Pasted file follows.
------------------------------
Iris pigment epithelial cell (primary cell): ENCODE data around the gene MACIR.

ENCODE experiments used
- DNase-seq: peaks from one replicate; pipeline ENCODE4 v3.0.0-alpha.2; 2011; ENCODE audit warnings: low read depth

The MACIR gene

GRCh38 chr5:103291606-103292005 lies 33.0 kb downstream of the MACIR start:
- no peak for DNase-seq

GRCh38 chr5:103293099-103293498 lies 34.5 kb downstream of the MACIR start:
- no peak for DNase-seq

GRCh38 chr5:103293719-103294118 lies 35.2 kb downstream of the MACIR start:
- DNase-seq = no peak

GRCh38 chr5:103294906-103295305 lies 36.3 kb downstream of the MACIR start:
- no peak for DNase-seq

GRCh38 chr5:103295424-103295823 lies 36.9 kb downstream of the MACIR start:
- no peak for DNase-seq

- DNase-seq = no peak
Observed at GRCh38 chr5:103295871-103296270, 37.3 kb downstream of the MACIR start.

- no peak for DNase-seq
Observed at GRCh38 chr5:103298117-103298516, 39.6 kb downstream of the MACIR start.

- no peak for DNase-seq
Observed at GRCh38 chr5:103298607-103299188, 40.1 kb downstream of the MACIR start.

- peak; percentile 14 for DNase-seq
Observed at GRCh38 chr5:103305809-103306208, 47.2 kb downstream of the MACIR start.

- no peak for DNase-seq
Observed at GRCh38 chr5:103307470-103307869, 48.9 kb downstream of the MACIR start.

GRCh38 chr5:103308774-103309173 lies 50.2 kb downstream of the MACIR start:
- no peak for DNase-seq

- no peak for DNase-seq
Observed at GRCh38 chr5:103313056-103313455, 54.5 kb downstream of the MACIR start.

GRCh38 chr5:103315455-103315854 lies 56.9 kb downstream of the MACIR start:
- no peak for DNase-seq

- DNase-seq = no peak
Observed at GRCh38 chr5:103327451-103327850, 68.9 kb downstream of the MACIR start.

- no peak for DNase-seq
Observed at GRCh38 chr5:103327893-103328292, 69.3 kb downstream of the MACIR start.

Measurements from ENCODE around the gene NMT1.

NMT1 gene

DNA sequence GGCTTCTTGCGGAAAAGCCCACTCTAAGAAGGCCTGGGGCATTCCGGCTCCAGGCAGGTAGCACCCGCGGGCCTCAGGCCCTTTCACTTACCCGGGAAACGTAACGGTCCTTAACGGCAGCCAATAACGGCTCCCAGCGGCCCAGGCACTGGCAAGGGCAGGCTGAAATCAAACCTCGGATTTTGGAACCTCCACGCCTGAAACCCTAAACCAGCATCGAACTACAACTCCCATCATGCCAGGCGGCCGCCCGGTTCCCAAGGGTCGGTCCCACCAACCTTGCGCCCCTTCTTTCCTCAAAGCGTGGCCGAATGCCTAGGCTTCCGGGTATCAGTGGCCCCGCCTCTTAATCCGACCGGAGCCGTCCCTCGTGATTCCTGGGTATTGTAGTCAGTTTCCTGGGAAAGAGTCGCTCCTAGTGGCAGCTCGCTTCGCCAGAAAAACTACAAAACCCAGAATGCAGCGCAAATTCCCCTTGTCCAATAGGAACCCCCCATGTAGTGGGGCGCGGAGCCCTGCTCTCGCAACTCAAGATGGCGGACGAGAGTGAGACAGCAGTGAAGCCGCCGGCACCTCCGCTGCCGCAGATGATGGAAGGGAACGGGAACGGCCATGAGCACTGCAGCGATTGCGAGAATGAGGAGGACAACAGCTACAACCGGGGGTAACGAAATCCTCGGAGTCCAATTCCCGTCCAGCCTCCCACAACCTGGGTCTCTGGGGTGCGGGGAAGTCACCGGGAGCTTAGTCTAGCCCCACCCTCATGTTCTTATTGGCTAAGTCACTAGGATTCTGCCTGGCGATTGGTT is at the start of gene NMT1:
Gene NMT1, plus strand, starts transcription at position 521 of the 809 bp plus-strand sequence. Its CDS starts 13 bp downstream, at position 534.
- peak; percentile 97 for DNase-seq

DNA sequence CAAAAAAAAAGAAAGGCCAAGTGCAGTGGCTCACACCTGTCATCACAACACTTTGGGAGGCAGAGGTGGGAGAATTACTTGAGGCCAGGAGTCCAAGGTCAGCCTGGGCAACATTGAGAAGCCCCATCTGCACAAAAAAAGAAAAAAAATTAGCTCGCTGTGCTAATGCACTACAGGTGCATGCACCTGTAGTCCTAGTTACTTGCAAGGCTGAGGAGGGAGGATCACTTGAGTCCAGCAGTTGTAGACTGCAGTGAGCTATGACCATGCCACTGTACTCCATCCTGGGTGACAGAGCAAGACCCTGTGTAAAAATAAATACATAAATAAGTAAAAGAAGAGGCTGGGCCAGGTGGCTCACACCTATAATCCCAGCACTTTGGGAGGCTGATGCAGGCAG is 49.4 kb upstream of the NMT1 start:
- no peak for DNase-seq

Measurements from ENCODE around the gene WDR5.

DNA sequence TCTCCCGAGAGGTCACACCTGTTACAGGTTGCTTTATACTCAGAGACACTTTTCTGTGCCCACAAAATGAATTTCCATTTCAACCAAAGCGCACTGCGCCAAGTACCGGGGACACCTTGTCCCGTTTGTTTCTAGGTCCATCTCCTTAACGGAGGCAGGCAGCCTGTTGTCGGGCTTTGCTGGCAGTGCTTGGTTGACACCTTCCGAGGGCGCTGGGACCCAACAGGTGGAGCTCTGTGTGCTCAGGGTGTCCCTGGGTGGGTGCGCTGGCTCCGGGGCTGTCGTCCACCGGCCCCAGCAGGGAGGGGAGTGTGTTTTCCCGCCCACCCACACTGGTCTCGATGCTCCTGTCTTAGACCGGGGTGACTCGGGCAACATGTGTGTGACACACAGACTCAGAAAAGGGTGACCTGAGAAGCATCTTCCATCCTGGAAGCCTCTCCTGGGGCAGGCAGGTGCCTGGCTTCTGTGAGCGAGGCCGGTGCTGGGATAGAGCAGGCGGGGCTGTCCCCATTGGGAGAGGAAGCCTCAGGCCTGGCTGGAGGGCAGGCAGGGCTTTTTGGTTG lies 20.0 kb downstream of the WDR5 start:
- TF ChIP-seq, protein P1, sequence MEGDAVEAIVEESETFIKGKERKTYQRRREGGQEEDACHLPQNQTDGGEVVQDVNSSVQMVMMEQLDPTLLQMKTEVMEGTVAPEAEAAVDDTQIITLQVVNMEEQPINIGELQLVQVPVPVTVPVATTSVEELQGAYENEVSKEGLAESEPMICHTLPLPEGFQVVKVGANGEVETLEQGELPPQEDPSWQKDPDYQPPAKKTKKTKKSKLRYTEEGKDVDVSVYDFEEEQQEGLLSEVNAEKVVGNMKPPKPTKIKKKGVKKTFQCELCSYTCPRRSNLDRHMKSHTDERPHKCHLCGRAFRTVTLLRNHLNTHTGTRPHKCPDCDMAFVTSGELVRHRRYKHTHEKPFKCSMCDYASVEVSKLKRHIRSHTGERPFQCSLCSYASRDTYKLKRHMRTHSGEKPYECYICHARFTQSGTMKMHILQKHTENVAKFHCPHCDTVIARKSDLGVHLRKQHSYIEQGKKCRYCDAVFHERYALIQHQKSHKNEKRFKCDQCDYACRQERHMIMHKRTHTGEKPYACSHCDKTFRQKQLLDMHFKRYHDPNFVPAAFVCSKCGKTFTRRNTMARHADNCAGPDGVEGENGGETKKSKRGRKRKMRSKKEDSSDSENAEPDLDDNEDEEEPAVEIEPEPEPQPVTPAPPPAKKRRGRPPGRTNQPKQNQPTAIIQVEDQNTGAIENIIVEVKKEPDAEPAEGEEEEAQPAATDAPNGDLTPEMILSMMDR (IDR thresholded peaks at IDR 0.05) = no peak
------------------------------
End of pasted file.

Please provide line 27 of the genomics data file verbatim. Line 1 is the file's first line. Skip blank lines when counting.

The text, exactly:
- no peak for DNase-seq